Using observations from ESA's Venus Express satellite, scientists have shown for the first time how weather patterns seen in Venus' thick cloud layers are directly linked to the topography of the surface below. Rather than acting as a barrier to our observations, Venus' clouds may offer insight into what lies beneath.

Einstein’s clock: The doomed black hole to set your watch by

Astronomy News - 19 July 2016 - 9:05am

Every 12 years, a black hole at the centre of a distant galaxy completes an orbit around an even bigger black hole, marking this with a violent outburst

Baby stars grow big and strong by eating their own burst bubbles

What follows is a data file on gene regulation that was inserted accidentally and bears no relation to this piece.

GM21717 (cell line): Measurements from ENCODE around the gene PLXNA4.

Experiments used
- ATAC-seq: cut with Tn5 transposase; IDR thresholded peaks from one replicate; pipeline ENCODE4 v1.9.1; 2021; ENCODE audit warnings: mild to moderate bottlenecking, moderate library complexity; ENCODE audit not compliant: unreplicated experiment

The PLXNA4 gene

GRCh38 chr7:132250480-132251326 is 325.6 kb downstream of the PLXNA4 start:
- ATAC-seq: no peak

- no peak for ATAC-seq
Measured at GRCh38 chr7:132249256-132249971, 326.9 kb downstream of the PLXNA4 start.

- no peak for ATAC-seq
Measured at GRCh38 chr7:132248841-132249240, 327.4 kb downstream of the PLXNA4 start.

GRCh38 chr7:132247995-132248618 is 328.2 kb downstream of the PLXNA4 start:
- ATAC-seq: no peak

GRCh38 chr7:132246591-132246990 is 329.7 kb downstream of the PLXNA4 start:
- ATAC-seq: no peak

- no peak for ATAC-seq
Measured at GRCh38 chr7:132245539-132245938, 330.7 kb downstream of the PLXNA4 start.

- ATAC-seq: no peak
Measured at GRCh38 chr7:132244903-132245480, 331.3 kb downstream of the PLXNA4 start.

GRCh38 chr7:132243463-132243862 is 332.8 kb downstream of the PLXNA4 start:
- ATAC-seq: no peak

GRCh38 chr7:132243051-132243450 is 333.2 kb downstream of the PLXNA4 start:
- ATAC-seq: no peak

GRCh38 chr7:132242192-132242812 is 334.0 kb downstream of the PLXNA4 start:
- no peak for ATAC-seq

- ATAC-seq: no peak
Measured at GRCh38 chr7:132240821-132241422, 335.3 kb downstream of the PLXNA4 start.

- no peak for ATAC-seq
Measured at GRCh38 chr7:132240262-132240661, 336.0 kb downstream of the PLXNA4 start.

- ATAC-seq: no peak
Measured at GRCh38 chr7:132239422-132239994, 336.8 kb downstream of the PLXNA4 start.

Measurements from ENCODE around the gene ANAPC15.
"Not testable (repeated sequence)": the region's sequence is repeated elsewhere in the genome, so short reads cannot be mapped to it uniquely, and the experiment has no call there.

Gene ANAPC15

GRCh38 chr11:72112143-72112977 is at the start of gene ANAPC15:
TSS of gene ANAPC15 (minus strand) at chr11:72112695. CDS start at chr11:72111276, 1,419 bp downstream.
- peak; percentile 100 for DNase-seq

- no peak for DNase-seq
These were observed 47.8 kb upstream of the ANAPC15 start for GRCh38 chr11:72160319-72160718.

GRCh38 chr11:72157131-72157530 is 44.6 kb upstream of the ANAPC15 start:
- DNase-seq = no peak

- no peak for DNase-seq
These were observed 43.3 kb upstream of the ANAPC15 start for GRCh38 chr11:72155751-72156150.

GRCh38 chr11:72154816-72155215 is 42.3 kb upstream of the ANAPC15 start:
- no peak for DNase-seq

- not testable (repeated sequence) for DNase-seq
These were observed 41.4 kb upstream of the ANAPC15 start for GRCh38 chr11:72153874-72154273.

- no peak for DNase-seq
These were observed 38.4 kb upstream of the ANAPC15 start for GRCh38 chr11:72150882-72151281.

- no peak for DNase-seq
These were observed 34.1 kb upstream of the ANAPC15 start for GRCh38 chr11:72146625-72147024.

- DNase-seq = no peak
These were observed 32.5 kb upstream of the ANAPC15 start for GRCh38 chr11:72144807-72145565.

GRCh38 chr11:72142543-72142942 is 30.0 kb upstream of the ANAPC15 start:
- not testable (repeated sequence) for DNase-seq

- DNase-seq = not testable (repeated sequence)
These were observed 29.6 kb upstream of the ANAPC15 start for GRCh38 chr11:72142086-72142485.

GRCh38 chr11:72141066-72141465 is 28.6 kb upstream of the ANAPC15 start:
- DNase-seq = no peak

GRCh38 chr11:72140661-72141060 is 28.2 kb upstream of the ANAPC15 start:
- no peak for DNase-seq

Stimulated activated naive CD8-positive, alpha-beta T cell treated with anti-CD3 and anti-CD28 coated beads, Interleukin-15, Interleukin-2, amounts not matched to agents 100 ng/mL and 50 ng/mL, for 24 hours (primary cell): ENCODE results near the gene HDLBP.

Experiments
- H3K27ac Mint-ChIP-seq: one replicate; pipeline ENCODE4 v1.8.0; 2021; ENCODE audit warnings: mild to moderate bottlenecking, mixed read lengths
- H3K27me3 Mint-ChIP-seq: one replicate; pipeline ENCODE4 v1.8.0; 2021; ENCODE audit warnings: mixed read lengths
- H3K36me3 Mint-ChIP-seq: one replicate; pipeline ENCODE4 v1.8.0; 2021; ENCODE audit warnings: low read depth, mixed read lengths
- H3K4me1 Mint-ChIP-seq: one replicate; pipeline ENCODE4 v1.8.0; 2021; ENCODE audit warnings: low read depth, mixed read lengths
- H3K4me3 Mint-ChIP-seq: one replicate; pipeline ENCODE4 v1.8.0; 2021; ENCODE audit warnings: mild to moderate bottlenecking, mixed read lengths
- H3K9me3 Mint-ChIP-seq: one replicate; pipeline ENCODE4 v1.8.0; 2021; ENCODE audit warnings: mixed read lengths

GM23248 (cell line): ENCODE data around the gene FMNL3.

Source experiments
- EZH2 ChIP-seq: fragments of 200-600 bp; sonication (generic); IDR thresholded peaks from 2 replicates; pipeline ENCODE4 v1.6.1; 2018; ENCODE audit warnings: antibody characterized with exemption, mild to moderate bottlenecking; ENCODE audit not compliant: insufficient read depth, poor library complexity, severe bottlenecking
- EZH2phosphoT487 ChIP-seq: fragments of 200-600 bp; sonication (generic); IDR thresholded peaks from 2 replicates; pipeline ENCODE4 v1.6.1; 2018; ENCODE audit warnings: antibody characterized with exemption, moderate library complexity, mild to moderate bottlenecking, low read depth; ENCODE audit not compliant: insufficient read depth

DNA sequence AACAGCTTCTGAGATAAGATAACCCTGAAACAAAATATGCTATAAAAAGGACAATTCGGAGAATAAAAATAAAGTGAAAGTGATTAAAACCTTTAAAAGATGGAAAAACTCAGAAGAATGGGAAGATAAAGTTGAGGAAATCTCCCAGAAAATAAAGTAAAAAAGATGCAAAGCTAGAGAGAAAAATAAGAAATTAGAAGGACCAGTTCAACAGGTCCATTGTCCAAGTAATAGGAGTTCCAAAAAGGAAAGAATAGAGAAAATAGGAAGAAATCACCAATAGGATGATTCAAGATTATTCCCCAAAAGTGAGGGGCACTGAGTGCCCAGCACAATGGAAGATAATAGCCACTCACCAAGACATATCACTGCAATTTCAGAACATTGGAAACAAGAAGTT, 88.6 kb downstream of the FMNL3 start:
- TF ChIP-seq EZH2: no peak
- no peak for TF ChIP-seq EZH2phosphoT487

Astronomy News - 18 July 2016 - 9:14am

A new simulation suggests the most massive stars in the universe got so big by taking advantage of the same physics that makes mushroom clouds

Mysterious swoosh caused by pulsars hugging companions close

Astronomy News - 18 July 2016 - 9:12am

A pair of dead stars give off bizarre radio signals, which could be the calling card of ultra-dense companions orbiting them at near the speed of light

Five incredible things we know about Pluto since 2015’s fly-by

Astronomy News - 15 July 2016 - 9:19am

New Horizons buzzed by Pluto and its moons last July, giving us a front-row seat to see icy peaks, towering atmospheric haze, a kilometres-deep canyon and more

Largest-ever map of 1.2 million galaxies measures dark energy

Astronomy News - 15 July 2016 - 9:14am

A decade-long survey of galaxies in the universe has revealed the crispest measurements yet of how dark energy drives the expansion fo the universe